How long the Indian economy's irreversible crisis can be concealed by the Modi regime?

How long the Indian economy’s irreversible crisis can be concealed by the Modi regime?


These days the Delhi Police has literally hijacked the limelight by bringing forth a 1.1m-page-long chargesheet against former Jawaharlal Nehru University student Umar Khalid. But whatever may be the discourse over this witch-hunt by the state machinery, Prime Minister Narendra Modi’s regime is finding it difficult to publish even a single page report on the status of migrant workers, especially on how many of them died on the streets. There is no page available to present a white paper on the condition of unemployment in India.

Recently, during the monsoon session, the Modi regime informed the Parliament that there is no data on migrant workers’ death and unemployment due to the ill-planned lockdown. But Right to Information data has shown that the Modi regime had been collecting data on these vulnerable people during the lockdown. Why is Union Labour Minister Santosh Gangwar misleading the Parliament then? There are two broad reasons– firstly, the government isn’t going to publicise data that will prove its failures, secondly, it’s nonchalant regarding the plight of the unemployed, the poor people.

This nonchalant attitude towards the economy comes at a time when latest data shows 23m people lost their salaried jobs due to the COVID-19 lockdown imposed arbitrarily by the Modi regime, which eventually failed to curb the pandemic and India now has the world’s second-highest infection toll. Though salaried jobs are just a fraction of the total employment in a country where 90% of the workforce is employed in the unorganised sector, the number is shocking.

According to another estimation, a total of 276m people became unemployed due to the lockdown. This includes the large number of people who returned to their villages during the lockdown and a fraction of them returned to the cities since the lockdown was lifted from June, phase by phase, while active COVID-19 infection, to contain which the lockdown was imposed, crossed the million mark in September.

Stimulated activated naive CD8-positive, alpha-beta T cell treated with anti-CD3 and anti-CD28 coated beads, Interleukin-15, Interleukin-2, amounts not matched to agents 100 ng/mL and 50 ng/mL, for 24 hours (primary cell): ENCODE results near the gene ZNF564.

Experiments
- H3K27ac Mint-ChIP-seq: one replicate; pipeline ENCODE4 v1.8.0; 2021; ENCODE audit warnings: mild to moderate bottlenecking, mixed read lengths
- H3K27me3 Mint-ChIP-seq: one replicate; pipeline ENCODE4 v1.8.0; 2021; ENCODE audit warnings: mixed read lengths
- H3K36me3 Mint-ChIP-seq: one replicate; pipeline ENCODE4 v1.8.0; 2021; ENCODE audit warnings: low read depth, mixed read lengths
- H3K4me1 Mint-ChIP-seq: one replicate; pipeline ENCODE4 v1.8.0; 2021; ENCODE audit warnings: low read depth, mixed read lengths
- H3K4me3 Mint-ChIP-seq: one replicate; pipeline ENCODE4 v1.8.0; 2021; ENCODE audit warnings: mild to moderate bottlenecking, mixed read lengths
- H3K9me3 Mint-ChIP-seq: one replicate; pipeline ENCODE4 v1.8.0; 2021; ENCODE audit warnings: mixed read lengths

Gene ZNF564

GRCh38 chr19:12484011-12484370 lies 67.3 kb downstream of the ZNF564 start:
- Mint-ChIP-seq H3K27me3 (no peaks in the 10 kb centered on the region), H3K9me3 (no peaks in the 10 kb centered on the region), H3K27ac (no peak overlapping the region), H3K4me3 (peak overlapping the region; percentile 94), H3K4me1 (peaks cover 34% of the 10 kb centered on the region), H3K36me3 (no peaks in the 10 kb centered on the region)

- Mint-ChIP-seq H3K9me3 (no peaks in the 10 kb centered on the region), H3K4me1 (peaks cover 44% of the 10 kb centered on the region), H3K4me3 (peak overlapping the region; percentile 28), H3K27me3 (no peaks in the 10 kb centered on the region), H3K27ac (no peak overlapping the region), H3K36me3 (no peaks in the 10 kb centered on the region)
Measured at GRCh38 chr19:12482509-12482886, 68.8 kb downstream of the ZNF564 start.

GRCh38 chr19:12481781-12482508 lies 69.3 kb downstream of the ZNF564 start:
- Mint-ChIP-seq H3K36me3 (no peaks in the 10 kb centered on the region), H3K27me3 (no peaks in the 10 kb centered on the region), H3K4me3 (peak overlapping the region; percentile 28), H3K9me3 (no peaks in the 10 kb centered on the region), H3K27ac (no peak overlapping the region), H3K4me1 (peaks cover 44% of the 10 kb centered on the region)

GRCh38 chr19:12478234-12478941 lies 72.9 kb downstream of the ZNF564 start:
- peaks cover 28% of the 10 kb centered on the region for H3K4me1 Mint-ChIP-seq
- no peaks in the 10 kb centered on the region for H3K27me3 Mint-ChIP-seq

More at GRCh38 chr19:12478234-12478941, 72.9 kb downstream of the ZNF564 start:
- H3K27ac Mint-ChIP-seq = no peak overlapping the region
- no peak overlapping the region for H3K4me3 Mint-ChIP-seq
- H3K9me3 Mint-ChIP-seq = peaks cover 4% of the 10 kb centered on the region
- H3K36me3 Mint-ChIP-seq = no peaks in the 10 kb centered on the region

Forget about taking steps to create employment opportunities, the Modi regime’s frantic attempt to privatise all public resources will layoff another one million in the days to come. The private sector also continues to lay off people and pay cuts are rampant.

The present unemployment rate is hovering over 7.6% according to the Centre for Monitoring Indian Economy’s data. This at a time when the wholesale price index (WPI)  has risen to 0.16% in August 2020, with food inflation steeply rising. Vegetable inflation is 7.03% and there is no sign of cooling down. Potato, the most commonly consumed vegetable, experienced a price rise of 82.93%! The consumer price index (CPI) was 6.69% in August 2020, while in July it was 6.73% as per revised estimates.

In such a precarious situation, rather than addressing the economic crisis on a war footing and rather than investing in public expenditures to create employment opportunities, the Modi regime is dismantling the last, leftover public sector enterprises and handing over them to those who sponsor the ruling Bharatiya Janata Party (BJP). The Modi regime will table three anti-worker labour codes in the Parliament during the current session to fulfil the BJP’s promises to the big corporate houses. These codes will help corporates to do away with the concept of “secure” jobs.

It’s quite evident that under the guise of fighting COVID-19 pandemic, the Modi regime has launched a series of war against the Indian common people. The sell-out of all public sector units, the layoff of public sector employees, the indifference towards those who have lost their jobs, etc, prove that the Modi regime is least bothered about the economy’s revival even when Moody’s estimations peg the 2020-21 GDP growth to -11.8% due to a massive slowdown.

While the farm sector has a scope to provide employment to a large number of unemployed, and it has retained a positive growth ratio, the Modi regime’s desperation to allow corporate hegemony in agriculture, with the introduction of three anti-farmer bills in the monsoon session of the Parliament, rings an eerie alarm for the sector. A total corporate hegemony and control over production, logistics and market will not only kill the Indian farmers but also threaten Indian food security.

The Modi regime has border tension with China, a purported terrorist threat, Bollywood’s mud-slinging and a plethora of other trivial issues and subterfuges to divert the people’s attention from the crisis-ridden economy. However, the question is how long can the people ignore their own miserable condition and allow the BJP to score brownies by using jingoism in its favour? The answer to this question is in the vault of time, and its unveiling is something worth observing at this point in time.

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An avid reader and a merciless political analyst. When not writing then either reading something, debating something or sipping espresso with a dash of cream. Street photographer. Tweets as @la_muckraker

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